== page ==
We are officially in the dog days of summer. People are careful to protect their skin from the ravages of the sun during this season but often don’t realize they need to protect their eyes as well. Sunglasses are an important investment. ‘Shades’ as they are commonly called by today’s younger generation keep your eyes safe from the direct sunlight while also performing double duty as a fashion statement for most people. What follows are some helpful hints for optimizing your sunglasses purchase.
• Always check the packaging and accompanying information to find out the level of UV or ultraviolet ray protection the sunglasses offer. Much is written and discussed about the dangers of UV rays to your skin but all too often doctors overlook the damage that can occur to unprotected eyes.
Research has shown that over time UV rays can damage your central vision, the macula that is part of the back of the retina, or the cornea and lens where many of the UV rays are absorbed. Too, there are different types of UV rays, each with their own level of harm they can cause so it is best to purchase sunglasses that offer the greatest amount of protection. Purchase sunglasses that offer 99% to 100% protection from UVA and UVB rays.
• People tend to mistakenly believe that darker sunglasses offer greater protection against the sun’s rays. But, that is not true. Darker lenses cause the pupil to dilate which actually allows in more light. More important than the tint is the guarantee of 100% UV ray protection.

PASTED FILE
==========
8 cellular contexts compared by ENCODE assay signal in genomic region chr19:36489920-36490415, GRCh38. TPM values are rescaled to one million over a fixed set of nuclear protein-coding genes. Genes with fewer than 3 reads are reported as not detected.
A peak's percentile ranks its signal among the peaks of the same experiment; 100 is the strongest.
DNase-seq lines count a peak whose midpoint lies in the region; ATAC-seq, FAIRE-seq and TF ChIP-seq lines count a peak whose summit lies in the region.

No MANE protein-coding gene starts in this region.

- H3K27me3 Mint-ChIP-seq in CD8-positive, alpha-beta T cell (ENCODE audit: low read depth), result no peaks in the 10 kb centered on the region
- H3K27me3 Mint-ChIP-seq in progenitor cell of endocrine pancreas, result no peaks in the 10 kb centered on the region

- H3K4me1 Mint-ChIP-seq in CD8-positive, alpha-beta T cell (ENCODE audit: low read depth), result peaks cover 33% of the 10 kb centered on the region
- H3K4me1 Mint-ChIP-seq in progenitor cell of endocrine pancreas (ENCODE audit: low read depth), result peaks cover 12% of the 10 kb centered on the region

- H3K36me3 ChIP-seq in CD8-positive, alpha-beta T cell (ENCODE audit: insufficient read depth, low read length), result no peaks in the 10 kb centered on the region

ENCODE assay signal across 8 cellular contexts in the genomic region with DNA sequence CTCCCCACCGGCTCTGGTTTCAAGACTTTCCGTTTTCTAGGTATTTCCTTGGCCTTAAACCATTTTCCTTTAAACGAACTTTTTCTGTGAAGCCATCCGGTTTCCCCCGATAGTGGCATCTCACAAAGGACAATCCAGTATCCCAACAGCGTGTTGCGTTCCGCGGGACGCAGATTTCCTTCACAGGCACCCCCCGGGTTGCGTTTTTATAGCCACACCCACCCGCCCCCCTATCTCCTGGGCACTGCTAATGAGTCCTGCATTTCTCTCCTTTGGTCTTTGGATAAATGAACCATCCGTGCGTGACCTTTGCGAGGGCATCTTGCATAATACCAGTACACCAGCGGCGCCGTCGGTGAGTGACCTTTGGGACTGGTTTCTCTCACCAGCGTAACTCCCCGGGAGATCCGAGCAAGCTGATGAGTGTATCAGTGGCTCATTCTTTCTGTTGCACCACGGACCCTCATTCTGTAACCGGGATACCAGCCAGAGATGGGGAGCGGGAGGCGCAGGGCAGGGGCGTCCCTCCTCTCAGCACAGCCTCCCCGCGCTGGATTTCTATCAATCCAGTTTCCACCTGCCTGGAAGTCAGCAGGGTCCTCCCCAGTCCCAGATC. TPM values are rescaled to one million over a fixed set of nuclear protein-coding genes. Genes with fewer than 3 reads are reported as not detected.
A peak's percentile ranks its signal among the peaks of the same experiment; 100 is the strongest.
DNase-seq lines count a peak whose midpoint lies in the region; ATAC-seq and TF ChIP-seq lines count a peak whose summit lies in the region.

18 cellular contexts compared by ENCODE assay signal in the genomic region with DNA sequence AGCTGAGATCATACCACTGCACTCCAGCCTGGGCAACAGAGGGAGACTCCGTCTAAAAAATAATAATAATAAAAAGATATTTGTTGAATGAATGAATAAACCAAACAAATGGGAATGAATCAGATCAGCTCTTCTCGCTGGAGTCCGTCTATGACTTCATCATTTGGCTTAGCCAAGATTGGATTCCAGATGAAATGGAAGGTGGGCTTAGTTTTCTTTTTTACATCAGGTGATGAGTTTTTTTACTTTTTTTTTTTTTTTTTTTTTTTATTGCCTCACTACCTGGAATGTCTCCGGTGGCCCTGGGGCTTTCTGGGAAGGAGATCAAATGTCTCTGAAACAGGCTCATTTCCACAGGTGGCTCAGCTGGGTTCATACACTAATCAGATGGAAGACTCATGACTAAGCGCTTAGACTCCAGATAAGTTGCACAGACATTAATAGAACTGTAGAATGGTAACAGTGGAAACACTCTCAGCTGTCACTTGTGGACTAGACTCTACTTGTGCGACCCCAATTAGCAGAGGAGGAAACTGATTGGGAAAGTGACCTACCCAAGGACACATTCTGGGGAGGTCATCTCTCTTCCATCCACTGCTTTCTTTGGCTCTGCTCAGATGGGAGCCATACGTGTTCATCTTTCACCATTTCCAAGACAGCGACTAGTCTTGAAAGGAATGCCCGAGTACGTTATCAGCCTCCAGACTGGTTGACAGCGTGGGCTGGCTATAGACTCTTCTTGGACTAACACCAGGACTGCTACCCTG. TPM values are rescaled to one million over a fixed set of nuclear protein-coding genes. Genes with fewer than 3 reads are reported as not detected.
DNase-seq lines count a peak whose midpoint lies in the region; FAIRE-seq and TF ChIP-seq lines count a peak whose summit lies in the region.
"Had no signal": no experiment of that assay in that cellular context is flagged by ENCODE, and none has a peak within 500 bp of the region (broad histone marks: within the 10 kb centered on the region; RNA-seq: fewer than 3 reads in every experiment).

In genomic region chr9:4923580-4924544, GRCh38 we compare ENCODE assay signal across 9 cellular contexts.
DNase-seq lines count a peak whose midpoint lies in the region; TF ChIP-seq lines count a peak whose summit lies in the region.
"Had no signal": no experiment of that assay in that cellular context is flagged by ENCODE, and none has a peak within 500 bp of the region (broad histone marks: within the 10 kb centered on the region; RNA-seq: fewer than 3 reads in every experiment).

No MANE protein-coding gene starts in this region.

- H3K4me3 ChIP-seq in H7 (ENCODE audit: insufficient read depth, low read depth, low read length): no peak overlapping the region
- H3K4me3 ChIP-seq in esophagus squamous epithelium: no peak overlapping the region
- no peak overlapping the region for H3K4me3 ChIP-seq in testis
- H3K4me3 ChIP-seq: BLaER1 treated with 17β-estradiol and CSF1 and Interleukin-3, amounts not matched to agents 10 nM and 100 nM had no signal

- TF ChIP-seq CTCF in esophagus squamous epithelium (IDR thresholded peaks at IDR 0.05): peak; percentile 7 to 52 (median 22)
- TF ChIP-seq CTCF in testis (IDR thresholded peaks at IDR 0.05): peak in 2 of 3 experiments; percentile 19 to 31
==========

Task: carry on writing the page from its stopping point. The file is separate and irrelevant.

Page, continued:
• There is a difference between ‘polarized’ lenses and UV protective lenses. Polarized lenses reduce glare from the surfaces of your focus – for example, if you are driving, boating or skiing. However, polarized lenses do not protect from UV rays. Certainly, they help you see things more clearly whenever there is glare but it may also reduce your ability to see other things such as your phone screen.
• Don’t buy sunglasses that don’t fit. You may like the way the sunglasses look but if they don’t provide maximum protection, they are not a good choice. Today, many sunglasses are made as ‘wrap arounds’ which prevent the sun’s rays from entering the eyes from the sides of your face. Wrap around sunglasses also keep other objects such as sand or allergens from getting in. When buying these types of glasses make sure they are not too tight and leave room between your eyelashes and the frames but don’t buy them so loose they will fall off your face.